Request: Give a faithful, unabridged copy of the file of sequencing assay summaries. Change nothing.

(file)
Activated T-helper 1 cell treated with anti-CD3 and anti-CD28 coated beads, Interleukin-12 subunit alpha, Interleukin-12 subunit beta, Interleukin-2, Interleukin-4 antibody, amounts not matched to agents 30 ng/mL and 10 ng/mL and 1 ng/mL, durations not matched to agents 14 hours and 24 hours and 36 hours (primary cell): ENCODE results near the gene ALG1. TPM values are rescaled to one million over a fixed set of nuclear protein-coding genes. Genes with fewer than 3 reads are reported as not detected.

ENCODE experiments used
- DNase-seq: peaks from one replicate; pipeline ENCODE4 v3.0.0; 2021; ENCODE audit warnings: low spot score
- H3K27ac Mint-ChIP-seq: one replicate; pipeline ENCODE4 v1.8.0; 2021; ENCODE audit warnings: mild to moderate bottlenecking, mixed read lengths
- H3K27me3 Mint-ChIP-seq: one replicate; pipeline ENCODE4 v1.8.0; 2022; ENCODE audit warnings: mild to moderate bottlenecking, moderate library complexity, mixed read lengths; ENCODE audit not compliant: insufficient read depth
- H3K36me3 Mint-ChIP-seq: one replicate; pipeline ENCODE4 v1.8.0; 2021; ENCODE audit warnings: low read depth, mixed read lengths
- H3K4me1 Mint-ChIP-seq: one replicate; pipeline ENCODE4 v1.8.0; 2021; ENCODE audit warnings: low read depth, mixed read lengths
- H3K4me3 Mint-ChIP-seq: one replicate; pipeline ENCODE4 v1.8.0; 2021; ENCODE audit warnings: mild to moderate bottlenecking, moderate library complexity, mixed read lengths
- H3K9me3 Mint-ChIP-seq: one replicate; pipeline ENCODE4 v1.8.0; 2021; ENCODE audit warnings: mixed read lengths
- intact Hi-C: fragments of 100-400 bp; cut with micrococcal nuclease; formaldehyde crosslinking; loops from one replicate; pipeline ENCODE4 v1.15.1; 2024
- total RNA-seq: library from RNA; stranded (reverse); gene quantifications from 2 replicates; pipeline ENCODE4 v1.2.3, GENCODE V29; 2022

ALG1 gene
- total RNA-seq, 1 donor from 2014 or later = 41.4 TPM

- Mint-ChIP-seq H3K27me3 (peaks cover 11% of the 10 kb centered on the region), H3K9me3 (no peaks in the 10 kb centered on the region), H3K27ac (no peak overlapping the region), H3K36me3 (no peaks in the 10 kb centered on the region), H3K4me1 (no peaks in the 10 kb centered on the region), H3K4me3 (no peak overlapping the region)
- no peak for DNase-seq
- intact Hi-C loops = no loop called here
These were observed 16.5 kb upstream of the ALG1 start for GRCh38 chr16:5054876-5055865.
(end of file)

Activated T-helper 1 cell treated with anti-CD3 and anti-CD28 coated beads, Interleukin-12 subunit alpha, Interleukin-12 subunit beta, Interleukin-2, Interleukin-4 antibody, amounts not matched to agents 30 ng/mL and 10 ng/mL and 1 ng/mL, durations not matched to agents 14 hours and 24 hours and 36 hours (primary cell): ENCODE results near the gene ALG1. TPM values are rescaled to one million over a fixed set of nuclear protein-coding genes. Genes with fewer than 3 reads are reported as not detected.

ENCODE experiments used
- DNase-seq: peaks from one replicate; pipeline ENCODE4 v3.0.0; 2021; ENCODE audit warnings: low spot score
- H3K27ac Mint-ChIP-seq: one replicate; pipeline ENCODE4 v1.8.0; 2021; ENCODE audit warnings: mild to moderate bottlenecking, mixed read lengths
- H3K27me3 Mint-ChIP-seq: one replicate; pipeline ENCODE4 v1.8.0; 2022; ENCODE audit warnings: mild to moderate bottlenecking, moderate library complexity, mixed read lengths; ENCODE audit not compliant: insufficient read depth
- H3K36me3 Mint-ChIP-seq: one replicate; pipeline ENCODE4 v1.8.0; 2021; ENCODE audit warnings: low read depth, mixed read lengths
- H3K4me1 Mint-ChIP-seq: one replicate; pipeline ENCODE4 v1.8.0; 2021; ENCODE audit warnings: low read depth, mixed read lengths
- H3K4me3 Mint-ChIP-seq: one replicate; pipeline ENCODE4 v1.8.0; 2021; ENCODE audit warnings: mild to moderate bottlenecking, moderate library complexity, mixed read lengths
- H3K9me3 Mint-ChIP-seq: one replicate; pipeline ENCODE4 v1.8.0; 2021; ENCODE audit warnings: mixed read lengths
- intact Hi-C: fragments of 100-400 bp; cut with micrococcal nuclease; formaldehyde crosslinking; loops from one replicate; pipeline ENCODE4 v1.15.1; 2024
- total RNA-seq: library from RNA; stranded (reverse); gene quantifications from 2 replicates; pipeline ENCODE4 v1.2.3, GENCODE V29; 2022

ALG1 gene
- total RNA-seq, 1 donor from 2014 or later = 41.4 TPM

- Mint-ChIP-seq H3K27me3 (peaks cover 11% of the 10 kb centered on the region), H3K9me3 (no peaks in the 10 kb centered on the region), H3K27ac (no peak overlapping the region), H3K36me3 (no peaks in the 10 kb centered on the region), H3K4me1 (no peaks in the 10 kb centered on the region), H3K4me3 (no peak overlapping the region)
- no peak for DNase-seq
- intact Hi-C loops = no loop called here
These were observed 16.5 kb upstream of the ALG1 start for GRCh38 chr16:5054876-5055865.